The Imperial War Museum in London is pretty much my favorite museum in the world. But I’ve been there often enough over the past few years that last month I looked for new ways to enjoy familiar exhibits on the wars of the 20th century. Soon I found myself noticing how many artifacts were connected … More Childhood and the World Wars
Today I’m helping to host the 2019 Minnesota Undergraduate History Symposium, an annual one-day conference that features the research of students from church-related colleges in the Upper Midwest. We’ve got about 45 students from 12 schools presenting on a dozen panels throughout the day. But we opened with a plenary session on “The Future of … More Saturday’s Podcast: The Future of Public History
Sam and I are back from our Thanksgiving to talk through the next stop on our “World Wars in Western Europe” tour: Paris, France. After trying to decide whether or not Paris is our favorite city in the world — and why American college students rarely recognize it as anything like a contender for that … More Thursday’s Podcast: Paris
The fourth season of The Pietist Schoolman Podcast is here! Today Sam and I started our four-episode travelogue. After reflecting on the origins of the “World Wars in Western Europe” tour that we’ll be leading in June 2019, we took turns sharing our favo(u)rite memorial, museum, masterpiece, and meal from the great city of London, England. (I … More Thursday’s Podcast: London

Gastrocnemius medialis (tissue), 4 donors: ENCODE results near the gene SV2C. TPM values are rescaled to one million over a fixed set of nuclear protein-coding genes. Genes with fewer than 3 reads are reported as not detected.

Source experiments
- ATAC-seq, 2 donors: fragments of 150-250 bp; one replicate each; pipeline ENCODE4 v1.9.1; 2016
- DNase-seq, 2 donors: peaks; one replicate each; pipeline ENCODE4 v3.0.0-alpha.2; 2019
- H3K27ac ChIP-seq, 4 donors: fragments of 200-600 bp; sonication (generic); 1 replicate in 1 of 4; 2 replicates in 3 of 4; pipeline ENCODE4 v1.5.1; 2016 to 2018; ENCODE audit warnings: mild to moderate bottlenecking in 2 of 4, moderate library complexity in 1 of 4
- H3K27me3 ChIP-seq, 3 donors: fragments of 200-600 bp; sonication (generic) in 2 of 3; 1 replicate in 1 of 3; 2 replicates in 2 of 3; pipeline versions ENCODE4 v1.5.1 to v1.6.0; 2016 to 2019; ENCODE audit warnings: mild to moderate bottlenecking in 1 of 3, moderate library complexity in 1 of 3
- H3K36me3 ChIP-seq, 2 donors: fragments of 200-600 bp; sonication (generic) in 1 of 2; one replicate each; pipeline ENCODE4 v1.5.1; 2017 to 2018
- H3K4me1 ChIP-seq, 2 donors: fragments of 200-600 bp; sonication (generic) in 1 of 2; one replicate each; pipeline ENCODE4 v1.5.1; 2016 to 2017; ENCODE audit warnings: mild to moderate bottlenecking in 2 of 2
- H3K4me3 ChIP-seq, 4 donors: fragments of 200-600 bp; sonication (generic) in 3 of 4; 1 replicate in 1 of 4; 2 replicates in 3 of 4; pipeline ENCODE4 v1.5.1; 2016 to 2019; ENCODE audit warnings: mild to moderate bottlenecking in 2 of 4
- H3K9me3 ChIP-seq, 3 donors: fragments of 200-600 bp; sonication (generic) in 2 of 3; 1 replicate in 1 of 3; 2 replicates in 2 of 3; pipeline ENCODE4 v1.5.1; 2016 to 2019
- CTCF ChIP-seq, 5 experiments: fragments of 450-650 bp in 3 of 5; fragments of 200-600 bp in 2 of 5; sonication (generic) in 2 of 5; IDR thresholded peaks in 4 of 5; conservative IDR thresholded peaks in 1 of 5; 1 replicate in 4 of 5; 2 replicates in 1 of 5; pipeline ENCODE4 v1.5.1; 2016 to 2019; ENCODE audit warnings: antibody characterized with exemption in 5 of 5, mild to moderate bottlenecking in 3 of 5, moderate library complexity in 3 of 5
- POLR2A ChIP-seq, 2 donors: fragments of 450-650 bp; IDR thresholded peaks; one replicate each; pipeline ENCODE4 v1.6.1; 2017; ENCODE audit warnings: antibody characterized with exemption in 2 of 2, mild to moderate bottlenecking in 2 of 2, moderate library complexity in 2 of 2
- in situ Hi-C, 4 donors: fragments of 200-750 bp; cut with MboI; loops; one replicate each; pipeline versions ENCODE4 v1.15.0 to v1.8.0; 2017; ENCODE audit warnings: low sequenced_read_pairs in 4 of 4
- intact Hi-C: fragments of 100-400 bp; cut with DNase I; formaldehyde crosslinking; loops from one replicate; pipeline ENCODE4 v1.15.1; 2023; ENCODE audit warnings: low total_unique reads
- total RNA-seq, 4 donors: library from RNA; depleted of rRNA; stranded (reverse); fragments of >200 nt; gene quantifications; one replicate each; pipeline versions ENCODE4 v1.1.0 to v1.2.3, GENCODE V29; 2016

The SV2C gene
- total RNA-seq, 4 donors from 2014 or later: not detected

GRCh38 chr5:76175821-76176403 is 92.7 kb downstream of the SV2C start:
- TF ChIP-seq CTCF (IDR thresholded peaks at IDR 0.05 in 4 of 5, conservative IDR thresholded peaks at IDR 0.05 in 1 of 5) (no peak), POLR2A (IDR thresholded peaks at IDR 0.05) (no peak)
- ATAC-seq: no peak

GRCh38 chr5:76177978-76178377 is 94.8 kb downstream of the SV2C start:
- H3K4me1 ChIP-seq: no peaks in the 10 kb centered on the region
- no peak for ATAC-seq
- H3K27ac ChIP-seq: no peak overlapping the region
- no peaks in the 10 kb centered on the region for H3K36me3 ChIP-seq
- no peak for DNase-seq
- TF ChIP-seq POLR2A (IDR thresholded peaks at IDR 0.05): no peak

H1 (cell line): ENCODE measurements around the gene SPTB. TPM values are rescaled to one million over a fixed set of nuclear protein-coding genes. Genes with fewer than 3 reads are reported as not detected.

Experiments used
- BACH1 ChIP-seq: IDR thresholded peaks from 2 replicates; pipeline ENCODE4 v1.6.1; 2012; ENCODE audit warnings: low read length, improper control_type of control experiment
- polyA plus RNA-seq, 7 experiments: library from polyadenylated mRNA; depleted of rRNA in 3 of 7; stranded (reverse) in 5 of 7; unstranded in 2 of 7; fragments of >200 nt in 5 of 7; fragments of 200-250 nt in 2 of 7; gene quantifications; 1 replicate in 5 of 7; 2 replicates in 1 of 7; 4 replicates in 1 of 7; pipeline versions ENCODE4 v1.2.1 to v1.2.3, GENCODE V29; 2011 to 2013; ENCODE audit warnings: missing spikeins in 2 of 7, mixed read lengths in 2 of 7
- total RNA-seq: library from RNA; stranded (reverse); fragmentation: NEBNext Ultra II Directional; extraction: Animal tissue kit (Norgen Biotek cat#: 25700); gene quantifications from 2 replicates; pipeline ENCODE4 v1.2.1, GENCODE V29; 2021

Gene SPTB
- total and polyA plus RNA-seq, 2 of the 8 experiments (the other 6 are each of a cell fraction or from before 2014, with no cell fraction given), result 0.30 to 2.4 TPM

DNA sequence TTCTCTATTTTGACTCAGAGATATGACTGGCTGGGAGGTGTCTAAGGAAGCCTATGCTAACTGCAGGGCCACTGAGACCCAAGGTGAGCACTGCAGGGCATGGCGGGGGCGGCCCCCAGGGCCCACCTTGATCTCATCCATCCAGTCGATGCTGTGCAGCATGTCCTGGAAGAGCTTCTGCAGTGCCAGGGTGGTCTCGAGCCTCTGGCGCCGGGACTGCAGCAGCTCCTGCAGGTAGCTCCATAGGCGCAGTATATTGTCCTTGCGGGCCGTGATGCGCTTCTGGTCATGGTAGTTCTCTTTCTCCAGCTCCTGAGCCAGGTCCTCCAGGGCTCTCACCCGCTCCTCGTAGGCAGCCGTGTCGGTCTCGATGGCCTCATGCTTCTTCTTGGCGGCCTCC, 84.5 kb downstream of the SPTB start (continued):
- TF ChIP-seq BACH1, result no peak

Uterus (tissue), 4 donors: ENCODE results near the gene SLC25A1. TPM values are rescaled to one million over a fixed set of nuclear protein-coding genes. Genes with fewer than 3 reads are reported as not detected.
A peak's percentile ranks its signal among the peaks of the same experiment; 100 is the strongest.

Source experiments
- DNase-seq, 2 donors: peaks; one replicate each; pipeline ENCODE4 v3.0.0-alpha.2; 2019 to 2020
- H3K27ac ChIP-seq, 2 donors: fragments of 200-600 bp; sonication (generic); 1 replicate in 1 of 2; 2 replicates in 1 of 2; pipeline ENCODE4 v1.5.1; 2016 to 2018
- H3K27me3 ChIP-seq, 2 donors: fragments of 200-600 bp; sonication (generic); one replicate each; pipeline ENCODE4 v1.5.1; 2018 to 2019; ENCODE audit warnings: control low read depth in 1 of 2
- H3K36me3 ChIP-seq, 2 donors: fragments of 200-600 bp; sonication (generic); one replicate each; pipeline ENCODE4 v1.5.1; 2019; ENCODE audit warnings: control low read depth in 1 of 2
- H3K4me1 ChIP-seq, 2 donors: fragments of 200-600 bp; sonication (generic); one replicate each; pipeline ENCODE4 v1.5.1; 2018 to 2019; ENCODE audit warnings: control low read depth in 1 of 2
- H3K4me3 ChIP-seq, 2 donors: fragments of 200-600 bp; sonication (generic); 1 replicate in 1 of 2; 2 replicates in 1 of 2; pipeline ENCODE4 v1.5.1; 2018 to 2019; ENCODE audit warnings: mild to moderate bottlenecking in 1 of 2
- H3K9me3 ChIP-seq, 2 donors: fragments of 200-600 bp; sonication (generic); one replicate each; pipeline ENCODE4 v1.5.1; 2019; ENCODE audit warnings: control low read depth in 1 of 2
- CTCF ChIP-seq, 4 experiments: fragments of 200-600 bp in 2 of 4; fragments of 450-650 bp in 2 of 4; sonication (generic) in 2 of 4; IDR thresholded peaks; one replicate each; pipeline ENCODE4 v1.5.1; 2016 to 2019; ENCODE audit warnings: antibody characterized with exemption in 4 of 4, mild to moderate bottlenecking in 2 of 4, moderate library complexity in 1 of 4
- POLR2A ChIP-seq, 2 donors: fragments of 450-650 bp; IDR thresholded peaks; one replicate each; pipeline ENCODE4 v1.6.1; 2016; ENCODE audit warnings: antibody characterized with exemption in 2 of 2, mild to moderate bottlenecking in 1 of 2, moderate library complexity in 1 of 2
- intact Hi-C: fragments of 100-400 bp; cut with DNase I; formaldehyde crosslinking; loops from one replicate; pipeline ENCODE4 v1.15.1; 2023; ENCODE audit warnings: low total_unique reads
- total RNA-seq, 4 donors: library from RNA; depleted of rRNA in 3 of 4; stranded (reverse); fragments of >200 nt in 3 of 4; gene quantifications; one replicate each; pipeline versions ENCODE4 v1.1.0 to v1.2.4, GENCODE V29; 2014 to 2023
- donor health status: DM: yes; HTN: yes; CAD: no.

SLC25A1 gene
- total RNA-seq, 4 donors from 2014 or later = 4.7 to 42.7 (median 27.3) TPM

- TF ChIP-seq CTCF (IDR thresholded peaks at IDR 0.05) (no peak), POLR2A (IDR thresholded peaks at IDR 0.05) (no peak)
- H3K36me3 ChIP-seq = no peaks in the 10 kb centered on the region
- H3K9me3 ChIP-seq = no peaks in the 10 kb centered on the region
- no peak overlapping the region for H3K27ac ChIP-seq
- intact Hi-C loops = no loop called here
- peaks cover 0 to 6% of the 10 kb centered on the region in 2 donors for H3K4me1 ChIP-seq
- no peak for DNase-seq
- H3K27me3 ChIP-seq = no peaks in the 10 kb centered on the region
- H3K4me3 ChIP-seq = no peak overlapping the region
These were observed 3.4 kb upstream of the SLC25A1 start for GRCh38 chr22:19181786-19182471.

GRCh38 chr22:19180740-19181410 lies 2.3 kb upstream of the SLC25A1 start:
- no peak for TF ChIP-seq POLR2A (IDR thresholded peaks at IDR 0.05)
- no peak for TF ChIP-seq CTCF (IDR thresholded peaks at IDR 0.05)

As you might have noticed yesterday, I enjoy fusing my interests in history and travel. Besides writing about Moravian Bethlehem, I’ve used this blog to share images and thoughts from trips to the Blue Ridge Mountains, the former Western Front, and a few of the many historic sites I’ve taken our kids over the years. (And to … More Looking for Some Historic Sites to Visit This Summer?
Over the weekend I took the long way from Washington, DC to New Haven, CT in order to spend an hour in an 18th century outpost of Pietism in America. In 1741 Moravian emigrants came to the North American colony of Pennsylvania. It had been almost twenty years since Moravian refugees had first settled on the … More Moravian Bethlehem
I’ve written before that “I’ve dreaded the day I’ll finally need to write a chapter or two on [Charles] Lindbergh’s response to the rise of Nazi Germany.” That concern came back to mind yesterday, when I visited the U.S. Holocaust Memorial Museum and went through the temporary exhibit on “Americans and the Holocaust.” About halfway … More Was Charles Lindbergh Anti-Semitic?
So much for the idea that Americans don’t care about their past. One of the hashtags trending today on Twitter complained about the dangers of #ErasingHistory: Is it wrong if I watch these morons kicking a statue & wish they'd break a toe or two? 😒#HeritageNotHate#DurhamNC#Durham#ErasingHistory https://t.co/LRGqDYXml6 — 🐸 RedPills4All 🇺🇸 (@RedPills4All171) August 15, 2017 … More How History Is Actually Erased
It’s not quite the “forgotten war” that the Korean War is, but World War I is certainly overshadowed in American memory by WWII, the Civil War, Vietnam, and the Revolutionary War. Nevertheless, the United States’ relatively short involvement in “the Great War” intersected with some of the most significant social, cultural, political, and economic shifts in American history. And now … More Go See the WW1 America Exhibit!
Next month is a big one for Americans with an interest in World War I, since it marks the 100th anniversary of the U.S. belatedly joining that war. Here in St. Paul, for example, I’ll be taking a group of Bethel students to the April 8th opening of WW1 America, a major new exhibit from the … More Commemorating Catastrophe: Jay Winter on Remembering WWI